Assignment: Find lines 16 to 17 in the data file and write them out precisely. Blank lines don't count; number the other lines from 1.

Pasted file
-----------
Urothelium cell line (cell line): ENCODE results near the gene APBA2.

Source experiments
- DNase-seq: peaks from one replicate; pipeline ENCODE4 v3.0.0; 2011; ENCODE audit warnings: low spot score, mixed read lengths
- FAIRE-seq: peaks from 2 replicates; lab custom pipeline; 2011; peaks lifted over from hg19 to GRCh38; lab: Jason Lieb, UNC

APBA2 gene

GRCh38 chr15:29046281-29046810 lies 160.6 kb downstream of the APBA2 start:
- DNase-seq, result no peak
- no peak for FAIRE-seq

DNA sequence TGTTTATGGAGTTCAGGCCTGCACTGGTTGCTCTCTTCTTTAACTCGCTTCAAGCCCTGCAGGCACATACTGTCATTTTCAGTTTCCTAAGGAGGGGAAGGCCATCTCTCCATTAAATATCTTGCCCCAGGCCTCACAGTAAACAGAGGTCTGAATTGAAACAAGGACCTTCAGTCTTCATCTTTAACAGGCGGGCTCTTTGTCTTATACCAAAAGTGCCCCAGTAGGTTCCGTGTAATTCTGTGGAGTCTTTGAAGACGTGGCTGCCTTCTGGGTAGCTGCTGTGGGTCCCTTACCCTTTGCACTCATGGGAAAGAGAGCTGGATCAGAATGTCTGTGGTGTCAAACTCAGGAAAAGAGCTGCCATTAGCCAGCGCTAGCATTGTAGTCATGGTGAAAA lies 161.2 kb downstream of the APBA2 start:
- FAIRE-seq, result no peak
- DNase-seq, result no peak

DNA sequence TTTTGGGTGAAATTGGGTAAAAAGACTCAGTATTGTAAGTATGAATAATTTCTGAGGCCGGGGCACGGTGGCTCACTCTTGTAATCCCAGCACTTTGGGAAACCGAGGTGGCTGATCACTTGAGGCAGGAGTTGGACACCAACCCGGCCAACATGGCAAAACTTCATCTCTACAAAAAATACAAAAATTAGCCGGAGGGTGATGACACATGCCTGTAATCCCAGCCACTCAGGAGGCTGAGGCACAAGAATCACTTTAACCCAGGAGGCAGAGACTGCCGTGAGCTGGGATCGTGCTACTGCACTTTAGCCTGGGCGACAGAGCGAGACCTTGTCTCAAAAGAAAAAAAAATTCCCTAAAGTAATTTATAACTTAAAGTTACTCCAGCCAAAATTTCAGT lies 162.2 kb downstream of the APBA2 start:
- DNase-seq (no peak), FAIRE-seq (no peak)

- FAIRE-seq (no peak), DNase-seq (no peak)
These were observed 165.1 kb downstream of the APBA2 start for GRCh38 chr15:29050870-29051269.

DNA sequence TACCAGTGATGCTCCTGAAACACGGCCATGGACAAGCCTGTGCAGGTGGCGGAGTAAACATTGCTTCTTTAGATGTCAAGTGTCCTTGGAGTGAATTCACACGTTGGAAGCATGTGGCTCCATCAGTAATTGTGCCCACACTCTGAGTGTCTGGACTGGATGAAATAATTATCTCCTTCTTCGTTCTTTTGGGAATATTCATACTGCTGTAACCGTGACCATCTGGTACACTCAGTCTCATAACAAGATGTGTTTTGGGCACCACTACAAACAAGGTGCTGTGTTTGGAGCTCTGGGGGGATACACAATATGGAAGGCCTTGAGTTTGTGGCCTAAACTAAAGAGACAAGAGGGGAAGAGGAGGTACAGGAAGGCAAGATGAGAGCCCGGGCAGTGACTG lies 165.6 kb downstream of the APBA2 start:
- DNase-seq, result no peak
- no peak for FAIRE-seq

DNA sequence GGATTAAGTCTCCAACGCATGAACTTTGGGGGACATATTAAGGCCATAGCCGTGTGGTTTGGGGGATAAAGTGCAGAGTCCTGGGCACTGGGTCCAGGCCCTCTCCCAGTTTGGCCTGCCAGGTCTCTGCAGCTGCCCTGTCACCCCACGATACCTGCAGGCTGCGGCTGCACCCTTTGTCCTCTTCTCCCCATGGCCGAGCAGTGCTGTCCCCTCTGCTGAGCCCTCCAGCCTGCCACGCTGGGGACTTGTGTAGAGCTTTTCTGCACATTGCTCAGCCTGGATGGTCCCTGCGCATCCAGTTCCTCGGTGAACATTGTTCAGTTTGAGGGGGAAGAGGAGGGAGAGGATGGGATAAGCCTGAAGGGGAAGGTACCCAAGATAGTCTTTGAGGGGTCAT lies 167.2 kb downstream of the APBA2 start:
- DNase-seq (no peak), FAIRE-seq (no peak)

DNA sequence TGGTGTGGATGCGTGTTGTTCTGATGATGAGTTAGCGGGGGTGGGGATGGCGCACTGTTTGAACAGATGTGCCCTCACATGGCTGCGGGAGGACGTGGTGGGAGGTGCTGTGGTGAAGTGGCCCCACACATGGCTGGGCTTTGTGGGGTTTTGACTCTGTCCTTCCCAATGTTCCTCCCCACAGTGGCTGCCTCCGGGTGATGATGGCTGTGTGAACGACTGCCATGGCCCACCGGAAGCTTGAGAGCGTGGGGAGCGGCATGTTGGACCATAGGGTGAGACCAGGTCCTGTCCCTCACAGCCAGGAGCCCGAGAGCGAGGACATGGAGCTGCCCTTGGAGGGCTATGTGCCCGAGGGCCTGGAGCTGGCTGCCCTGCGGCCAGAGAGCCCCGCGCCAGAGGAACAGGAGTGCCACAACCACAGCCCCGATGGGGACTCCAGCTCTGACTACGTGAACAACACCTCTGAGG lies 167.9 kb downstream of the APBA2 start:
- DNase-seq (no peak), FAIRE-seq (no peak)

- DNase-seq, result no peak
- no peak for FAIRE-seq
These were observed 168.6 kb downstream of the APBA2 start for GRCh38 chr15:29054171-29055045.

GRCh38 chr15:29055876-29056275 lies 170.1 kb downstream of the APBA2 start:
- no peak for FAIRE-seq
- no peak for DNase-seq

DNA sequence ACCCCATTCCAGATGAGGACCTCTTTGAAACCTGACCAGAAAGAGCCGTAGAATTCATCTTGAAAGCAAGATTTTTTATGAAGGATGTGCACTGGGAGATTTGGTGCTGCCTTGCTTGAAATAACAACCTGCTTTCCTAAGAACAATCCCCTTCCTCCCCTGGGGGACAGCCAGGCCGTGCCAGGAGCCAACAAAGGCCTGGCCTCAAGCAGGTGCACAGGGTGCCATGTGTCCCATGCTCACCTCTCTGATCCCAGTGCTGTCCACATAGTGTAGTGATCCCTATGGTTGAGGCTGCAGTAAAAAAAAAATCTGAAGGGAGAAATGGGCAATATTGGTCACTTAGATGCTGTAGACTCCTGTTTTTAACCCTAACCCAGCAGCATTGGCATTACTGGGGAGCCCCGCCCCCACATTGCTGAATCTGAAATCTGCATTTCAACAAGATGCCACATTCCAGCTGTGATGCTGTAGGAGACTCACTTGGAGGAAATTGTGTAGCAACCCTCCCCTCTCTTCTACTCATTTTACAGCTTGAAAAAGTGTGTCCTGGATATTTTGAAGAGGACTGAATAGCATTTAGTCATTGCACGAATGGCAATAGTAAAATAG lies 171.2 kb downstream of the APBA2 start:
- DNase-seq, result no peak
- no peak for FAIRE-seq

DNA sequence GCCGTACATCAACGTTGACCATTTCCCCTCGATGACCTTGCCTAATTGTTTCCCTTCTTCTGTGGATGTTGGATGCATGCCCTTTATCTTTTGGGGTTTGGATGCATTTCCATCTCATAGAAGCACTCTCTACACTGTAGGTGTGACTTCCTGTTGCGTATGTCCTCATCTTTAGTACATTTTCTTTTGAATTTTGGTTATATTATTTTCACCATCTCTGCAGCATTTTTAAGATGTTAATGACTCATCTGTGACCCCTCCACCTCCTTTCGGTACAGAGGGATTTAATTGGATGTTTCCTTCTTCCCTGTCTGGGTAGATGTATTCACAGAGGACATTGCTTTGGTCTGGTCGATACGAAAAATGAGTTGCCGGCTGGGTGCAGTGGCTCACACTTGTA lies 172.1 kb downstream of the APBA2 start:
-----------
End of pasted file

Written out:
DNA sequence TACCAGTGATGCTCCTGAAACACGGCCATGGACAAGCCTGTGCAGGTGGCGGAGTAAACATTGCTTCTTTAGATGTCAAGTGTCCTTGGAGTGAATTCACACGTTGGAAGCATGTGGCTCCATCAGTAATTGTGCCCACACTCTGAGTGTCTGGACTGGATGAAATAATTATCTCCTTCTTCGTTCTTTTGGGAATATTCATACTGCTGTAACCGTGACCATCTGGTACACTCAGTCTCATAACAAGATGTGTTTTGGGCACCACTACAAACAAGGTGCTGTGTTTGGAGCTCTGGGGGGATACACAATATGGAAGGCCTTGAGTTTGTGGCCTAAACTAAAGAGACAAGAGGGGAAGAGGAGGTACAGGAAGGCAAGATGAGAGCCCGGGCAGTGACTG lies 165.6 kb downstream of the APBA2 start:
- DNase-seq, result no peak